IP Information & News

Celebrating women in innovation on World IP Day

Dr Jenny Smith

By Dr Jenny Smith

European Patent Attorney

World IP Day

Today is World IP Day. The theme this year is ‘Powering change: Women in innovation and creativity.’

Trainee patent attorney, Jenny Smith, explores this theme by highlighting some of the amazing IP achievements of women throughout history, before discussing what the future might hold for women inventors and professionals in IP.

Inspirational women

Every 26 April — the World Intellectual Property Organisation’s (WIPO’s) birthday — the World IP Day campaign celebrates the role of IP in encouraging innovation and creativity throughout the world.

IP includes patents, trade marks, industrial designs and copyright. You may not realise it, but pretty much everything can have some form of IP associated with it, from the computer in your office to the car you drive home, the music you listen to and even the way the food you eat is processed and packaged.

Some examples of inspirational females who have patented groundbreaking inventions you may or may not have heard of, include:

Mary Anderson

Mary invented windscreen wipers whilst visiting a wintry New York back in 1903. She came up with the idea whilst watching the driver open his door to clear the snow from his windscreen. Her patent US 743801 was granted in 1903.

Hedy Lamarr

Hedy was a Hollywood actress in the late 1930s to the 1950s. However, she also invented spread spectrum radio transmission along with composer, George Antheil. In 2014, they were inducted into the National Inventors Hall of Fame due to the significance of their invention, which was used for Allied torpedoes in the Second World War. The principles of their work are still used in Bluetooth and WiFi technology today. Their patent US 2292387 was granted in 1942.

Stephanie Kwolek

Stephanie is the chemist that invented Kevlar in 1965. Kevlar is a lightweight and incredibly strong fibre used in a wide range of applications, from bulletproof vests to cycling tyres. Her patent US 3287323 was granted in 1966.

Patricia Bath

Patricia is the ophthalmologist who invented the laserphaco probe device, which allows for the less painful and more precise treatment of cataracts. She is also the first African-American female doctor to have a medical patent granted. Her patent US 4744360 was granted in 1988.

Ann Tsukamoto

Ann was the co-inventor of the process used to isolate human stem cells. This work has been instrumental for many research fields including regenerative medicine and cancer research. Her patent US 5763197 was granted in 1998.

European Inventor Award 2018

The EPO announced the finalists for the European Inventor Award 2018 earlier this week and we were pleased to see that six of the 15 finalists are women. Their inventions range from the Sugru mouldable glue and Michelin’s auto-regenerating tyre treads, to decellularised tissue for regenerative medicine.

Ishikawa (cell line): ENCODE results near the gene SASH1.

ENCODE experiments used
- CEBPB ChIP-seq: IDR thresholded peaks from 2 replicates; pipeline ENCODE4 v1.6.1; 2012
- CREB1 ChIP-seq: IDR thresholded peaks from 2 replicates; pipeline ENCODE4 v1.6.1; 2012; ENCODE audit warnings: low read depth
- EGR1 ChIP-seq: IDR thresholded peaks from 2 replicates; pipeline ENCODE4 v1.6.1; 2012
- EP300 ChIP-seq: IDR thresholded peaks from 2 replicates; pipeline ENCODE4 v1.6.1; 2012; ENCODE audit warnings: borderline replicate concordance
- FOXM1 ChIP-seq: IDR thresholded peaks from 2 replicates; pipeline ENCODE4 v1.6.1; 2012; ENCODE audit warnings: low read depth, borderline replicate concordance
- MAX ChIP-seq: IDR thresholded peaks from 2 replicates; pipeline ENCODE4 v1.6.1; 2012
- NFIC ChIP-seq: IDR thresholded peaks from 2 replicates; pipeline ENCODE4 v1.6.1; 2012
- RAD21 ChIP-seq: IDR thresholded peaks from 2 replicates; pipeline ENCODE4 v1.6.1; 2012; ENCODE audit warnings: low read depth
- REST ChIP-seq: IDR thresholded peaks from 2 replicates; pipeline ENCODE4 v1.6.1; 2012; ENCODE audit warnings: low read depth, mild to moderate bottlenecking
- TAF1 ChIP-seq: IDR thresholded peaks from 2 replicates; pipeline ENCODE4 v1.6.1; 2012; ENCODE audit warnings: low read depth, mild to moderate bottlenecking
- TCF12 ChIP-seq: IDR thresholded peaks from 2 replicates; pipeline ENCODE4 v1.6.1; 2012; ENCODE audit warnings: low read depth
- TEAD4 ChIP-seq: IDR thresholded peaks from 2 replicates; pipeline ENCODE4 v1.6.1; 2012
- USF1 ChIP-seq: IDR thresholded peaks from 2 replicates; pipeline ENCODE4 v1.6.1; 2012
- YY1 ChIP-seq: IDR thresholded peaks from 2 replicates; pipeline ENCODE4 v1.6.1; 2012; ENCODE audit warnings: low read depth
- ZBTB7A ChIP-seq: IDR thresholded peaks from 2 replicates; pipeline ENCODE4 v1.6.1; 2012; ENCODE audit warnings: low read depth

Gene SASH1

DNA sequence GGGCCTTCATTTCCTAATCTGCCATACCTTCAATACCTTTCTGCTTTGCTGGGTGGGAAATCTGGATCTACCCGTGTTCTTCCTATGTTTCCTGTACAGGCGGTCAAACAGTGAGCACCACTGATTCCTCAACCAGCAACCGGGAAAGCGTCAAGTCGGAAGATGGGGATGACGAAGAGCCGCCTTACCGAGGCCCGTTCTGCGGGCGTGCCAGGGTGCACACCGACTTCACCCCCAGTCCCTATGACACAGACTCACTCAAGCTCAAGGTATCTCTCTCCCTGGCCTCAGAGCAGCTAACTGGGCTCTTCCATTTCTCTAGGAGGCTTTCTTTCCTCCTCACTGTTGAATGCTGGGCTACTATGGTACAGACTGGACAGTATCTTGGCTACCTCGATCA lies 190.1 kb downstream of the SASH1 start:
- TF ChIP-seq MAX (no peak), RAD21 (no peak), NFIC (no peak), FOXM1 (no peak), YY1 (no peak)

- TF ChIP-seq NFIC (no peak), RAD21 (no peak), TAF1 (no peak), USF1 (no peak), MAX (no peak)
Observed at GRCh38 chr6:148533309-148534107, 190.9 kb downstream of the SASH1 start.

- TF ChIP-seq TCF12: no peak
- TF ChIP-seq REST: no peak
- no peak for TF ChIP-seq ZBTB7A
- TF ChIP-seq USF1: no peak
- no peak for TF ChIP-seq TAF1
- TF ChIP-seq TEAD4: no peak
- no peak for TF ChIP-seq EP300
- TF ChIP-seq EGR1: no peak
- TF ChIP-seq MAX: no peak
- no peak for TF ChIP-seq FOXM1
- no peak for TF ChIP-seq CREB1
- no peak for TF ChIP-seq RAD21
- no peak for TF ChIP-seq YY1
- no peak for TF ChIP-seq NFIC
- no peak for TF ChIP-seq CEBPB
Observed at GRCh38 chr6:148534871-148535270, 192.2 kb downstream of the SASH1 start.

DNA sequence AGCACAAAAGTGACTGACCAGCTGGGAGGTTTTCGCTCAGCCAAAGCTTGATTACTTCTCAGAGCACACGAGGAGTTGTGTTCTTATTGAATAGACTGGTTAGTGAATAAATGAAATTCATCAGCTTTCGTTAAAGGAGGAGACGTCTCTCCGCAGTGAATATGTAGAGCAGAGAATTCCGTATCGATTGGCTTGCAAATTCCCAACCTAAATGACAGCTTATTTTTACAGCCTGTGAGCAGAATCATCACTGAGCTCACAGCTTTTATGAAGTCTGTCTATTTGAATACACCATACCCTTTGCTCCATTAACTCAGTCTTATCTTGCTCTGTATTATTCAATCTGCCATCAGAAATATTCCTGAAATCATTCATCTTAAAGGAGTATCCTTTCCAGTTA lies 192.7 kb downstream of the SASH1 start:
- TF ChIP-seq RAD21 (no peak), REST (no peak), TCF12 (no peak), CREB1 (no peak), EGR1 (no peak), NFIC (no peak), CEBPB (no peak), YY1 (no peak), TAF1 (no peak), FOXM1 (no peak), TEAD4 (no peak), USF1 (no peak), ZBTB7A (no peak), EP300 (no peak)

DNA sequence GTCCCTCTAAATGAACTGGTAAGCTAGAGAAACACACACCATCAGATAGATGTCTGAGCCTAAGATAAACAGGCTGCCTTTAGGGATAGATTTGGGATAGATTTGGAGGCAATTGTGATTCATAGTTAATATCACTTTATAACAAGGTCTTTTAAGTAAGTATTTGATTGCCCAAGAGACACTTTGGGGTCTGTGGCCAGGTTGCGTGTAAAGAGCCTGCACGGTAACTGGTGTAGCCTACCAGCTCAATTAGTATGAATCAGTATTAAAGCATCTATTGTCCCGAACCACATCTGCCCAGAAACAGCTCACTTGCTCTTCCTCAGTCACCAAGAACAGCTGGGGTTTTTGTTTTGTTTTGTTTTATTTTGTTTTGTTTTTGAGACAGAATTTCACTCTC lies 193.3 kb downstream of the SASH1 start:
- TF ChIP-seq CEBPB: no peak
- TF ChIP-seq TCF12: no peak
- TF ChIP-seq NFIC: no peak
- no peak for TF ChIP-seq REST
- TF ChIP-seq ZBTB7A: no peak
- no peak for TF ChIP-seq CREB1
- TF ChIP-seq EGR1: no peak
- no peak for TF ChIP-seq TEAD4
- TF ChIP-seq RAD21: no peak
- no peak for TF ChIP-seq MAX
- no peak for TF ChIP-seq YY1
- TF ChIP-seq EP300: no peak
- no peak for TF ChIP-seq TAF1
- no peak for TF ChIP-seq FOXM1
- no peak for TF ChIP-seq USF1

Women in IP

Despite the range of inventions described above, women are still under represented in the world of IP. According to the UK Intellectual Property Office, women make up only 7% of patent holders in the UK. Internationally this figure is also low; a study of PCT applications published by WIPO in 2016 reported that only one in seven inventors is a woman and less than one third of all international patent applications have a female inventor — although this has been increasing yearly from 1995 to 2015.

This could be linked to the number of women studying Science, Technology, Engineering and Maths (STEM) subjects. According to WISE, a charity set up to increase the participation, contribution and success of women in STEM subjects, the number of women graduating in STEM subjects was only 24% for the year 2016-2017. Encouragingly, there are some subject areas where female graduates dominate, including Biological Sciences (60%), Veterinary Science (77%) and Medicine related subjects (81%).

Interestingly, a recent study by Yale University found that although women earn half of the doctoral degrees awarded in science and engineering, only 10% of US patent holders are women. Overall, they found that patents with female inventors were more likely to be rejected than those filed by teams of men. The study speculated that there may be a gender bias based on the gender-identifiable names of inventors. As a result, the report suggests anonymising inventors by listing only the initials of the inventor.

Unfortunately, female involvement in other areas of IP such as trade marks and copyright is difficult to measure and therefore, there is limited data available.

It’s not just women that would benefit from an equal playing field. IP supports growth in the economy; it was estimated that £70.4bn was invested in assets protected by IP rights in the UK in 2014. An increase women taking STEM subjects and the promotion of a fair patent system might not only boost the economy, but also increase the pool of knowledge from which inventions are created.

Careers in IP

There are several charities and initiatives out there that are working towards greater involvement of women in IP and STEM professions.

  • IP Inclusive is a team representing the whole range of IP professionals which has several support groups, including Women in IP. The group seeks to “support women already working within the IP professions and to encourage the next generation of female IP practitioners to join the profession and climb through its ranks”.
  • The group has also set up Careers in Ideas, which creates resources for schools and universities which raise awareness of IP-related careers and encourage recruitment from a greater range of backgrounds.
  • STEM is a charity set up to encourage all young people to get involved with STEM subjects. Amongst other activities, the charity produces resources, bursaries, and trains STEM ambassadors, who volunteer to promote the value of STEM subjects and careers.